Earlier studies have shown that a one-time, private experience of hooking and releasing carp (Cyprinus carpio) can reduce individual catchability in the future. In the short term within a few days, carp can also learn from a social hooking experience that does not involve the private hooking experience and instead involves the experience of seeing a conspecific being hooked and released. It is unknown how long the hook aversion is retained in the carp’s memory. The study aim was to analyze whether private or social hooking experiences can be remembered 7 and 14 months after the experience. To that end, 76 one year old carp were either exposed to a private or social hook experience in aquariums or remained naive (control). 7 and 14 months later, the fish were exposed to a fishing situation, and their behavior in relation to the fishing bait was recorded. Corn kernels were used for fishing baited on sham rigs without a sharp hook. In comparison to angling-naïve control fish, fish from the private and social exposure both showed a reduced vulnerability to angling either after 7 or 14 months of the initial experience. Specifically, fish with a private hooking experience needed significantly more time to ingest the sham rig in comparison to controls in both time periods. Private and social carp also showed altered responses to angling hooks, being more suspicious towards a piece of corn when offered in the presence of a sham rig. Common carp are able to remember a single hooking experience for at least 14 months. These findings will influence catch rates experienced by anglers and can modify fishery-dependent stock assessments in lakes and rivers.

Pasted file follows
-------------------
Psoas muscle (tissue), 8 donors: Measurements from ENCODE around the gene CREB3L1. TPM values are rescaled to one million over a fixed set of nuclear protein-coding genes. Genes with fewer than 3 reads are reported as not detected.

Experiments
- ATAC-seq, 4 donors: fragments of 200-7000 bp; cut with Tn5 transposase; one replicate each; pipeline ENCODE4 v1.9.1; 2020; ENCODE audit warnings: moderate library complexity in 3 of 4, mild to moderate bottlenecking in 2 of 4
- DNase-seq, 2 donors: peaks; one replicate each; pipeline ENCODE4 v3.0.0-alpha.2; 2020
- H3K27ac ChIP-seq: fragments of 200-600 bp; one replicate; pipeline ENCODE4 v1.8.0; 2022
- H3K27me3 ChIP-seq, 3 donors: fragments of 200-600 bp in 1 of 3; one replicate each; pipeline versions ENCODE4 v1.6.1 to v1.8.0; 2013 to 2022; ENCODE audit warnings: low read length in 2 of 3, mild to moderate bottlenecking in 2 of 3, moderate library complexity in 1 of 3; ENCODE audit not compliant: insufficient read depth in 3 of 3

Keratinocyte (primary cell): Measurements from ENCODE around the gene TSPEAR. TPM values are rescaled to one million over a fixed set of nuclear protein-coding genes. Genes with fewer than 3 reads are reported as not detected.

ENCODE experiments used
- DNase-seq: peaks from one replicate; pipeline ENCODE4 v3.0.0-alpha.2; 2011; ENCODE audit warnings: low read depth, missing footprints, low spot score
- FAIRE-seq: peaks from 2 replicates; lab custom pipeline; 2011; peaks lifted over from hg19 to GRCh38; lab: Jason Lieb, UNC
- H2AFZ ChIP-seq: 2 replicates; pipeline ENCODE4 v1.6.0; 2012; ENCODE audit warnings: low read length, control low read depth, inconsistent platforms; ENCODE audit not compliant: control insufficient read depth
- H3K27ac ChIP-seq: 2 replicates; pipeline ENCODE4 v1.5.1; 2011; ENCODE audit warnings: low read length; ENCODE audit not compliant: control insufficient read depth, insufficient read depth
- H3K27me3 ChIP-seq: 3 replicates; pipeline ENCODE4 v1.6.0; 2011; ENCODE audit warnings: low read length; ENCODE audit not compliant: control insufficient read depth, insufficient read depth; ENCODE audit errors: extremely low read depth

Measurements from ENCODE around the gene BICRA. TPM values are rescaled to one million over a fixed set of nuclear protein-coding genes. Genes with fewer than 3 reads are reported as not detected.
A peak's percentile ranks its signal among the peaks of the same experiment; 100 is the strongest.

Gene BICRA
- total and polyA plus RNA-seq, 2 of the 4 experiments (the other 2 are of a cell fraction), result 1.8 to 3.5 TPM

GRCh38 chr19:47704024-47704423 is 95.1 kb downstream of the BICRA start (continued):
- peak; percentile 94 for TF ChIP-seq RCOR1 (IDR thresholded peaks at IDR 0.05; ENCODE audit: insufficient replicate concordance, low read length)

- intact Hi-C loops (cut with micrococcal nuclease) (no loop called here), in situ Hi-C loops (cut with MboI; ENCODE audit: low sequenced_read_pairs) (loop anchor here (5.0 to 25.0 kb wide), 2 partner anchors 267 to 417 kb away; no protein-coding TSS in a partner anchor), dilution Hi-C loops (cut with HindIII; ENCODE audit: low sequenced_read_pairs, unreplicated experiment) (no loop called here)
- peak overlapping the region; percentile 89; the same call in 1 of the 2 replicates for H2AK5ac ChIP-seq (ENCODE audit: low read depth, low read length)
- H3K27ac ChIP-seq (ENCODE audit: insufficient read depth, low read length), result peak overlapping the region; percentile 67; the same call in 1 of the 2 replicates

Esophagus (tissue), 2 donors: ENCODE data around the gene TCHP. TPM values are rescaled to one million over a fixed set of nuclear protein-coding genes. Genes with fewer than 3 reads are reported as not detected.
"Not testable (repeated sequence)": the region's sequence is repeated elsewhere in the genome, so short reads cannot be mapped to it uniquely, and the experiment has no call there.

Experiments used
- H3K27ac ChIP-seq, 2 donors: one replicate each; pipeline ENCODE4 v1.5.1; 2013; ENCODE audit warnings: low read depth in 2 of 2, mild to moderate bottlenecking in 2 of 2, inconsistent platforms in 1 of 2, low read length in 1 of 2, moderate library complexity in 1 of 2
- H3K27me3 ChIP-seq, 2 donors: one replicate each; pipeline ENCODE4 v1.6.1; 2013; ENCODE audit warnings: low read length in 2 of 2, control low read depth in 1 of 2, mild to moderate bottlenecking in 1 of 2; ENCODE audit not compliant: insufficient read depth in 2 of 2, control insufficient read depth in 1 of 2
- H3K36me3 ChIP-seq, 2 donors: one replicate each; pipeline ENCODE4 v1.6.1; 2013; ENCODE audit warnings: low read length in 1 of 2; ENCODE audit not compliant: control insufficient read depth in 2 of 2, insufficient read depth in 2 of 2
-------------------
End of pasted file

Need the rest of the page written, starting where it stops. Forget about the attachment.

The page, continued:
Long-term hook avoidance of common carp (Cyprinus carpio) as a function of private and social cues
Czapla, P. (2021). Long-term hook avoidance of common carp (Cyprinus carpio) as a function of private and social cues. Studienprojekt, Humboldt-Universität zu Berlin, Leibniz-Institut für Gewässerökologie und Binnenfischerei (IGB) Berlin
Erschienen in : Studienprojekt, Humboldt-Universität zu Berlin, Leibniz-Institut für Gewässerökologie und Binnenfischerei (IGB) Berlin